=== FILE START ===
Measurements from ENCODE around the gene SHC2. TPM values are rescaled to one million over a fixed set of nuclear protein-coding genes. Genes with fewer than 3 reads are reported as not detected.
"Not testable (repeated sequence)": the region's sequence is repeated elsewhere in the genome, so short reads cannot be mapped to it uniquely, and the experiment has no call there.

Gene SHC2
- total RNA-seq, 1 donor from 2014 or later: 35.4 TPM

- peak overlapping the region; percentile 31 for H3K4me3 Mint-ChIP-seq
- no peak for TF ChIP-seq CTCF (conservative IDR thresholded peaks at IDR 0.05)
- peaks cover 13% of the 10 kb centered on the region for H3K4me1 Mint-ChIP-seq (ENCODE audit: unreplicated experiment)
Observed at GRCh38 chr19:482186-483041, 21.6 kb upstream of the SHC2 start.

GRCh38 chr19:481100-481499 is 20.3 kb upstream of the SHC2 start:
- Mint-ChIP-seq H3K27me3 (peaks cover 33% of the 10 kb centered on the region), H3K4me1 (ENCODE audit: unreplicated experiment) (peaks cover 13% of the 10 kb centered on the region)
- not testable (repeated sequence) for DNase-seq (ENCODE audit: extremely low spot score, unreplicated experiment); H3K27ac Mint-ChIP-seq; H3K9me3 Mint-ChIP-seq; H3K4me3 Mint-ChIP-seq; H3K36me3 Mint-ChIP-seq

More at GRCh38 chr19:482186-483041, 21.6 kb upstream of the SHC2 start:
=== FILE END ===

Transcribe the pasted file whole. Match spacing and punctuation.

Measurements from ENCODE around the gene SHC2. TPM values are rescaled to one million over a fixed set of nuclear protein-coding genes. Genes with fewer than 3 reads are reported as not detected.
"Not testable (repeated sequence)": the region's sequence is repeated elsewhere in the genome, so short reads cannot be mapped to it uniquely, and the experiment has no call there.

Gene SHC2
- total RNA-seq, 1 donor from 2014 or later: 35.4 TPM

- peak overlapping the region; percentile 31 for H3K4me3 Mint-ChIP-seq
- no peak for TF ChIP-seq CTCF (conservative IDR thresholded peaks at IDR 0.05)
- peaks cover 13% of the 10 kb centered on the region for H3K4me1 Mint-ChIP-seq (ENCODE audit: unreplicated experiment)
Observed at GRCh38 chr19:482186-483041, 21.6 kb upstream of the SHC2 start.

GRCh38 chr19:481100-481499 is 20.3 kb upstream of the SHC2 start:
- Mint-ChIP-seq H3K27me3 (peaks cover 33% of the 10 kb centered on the region), H3K4me1 (ENCODE audit: unreplicated experiment) (peaks cover 13% of the 10 kb centered on the region)
- not testable (repeated sequence) for DNase-seq (ENCODE audit: extremely low spot score, unreplicated experiment); H3K27ac Mint-ChIP-seq; H3K9me3 Mint-ChIP-seq; H3K4me3 Mint-ChIP-seq; H3K36me3 Mint-ChIP-seq

More at GRCh38 chr19:482186-483041, 21.6 kb upstream of the SHC2 start: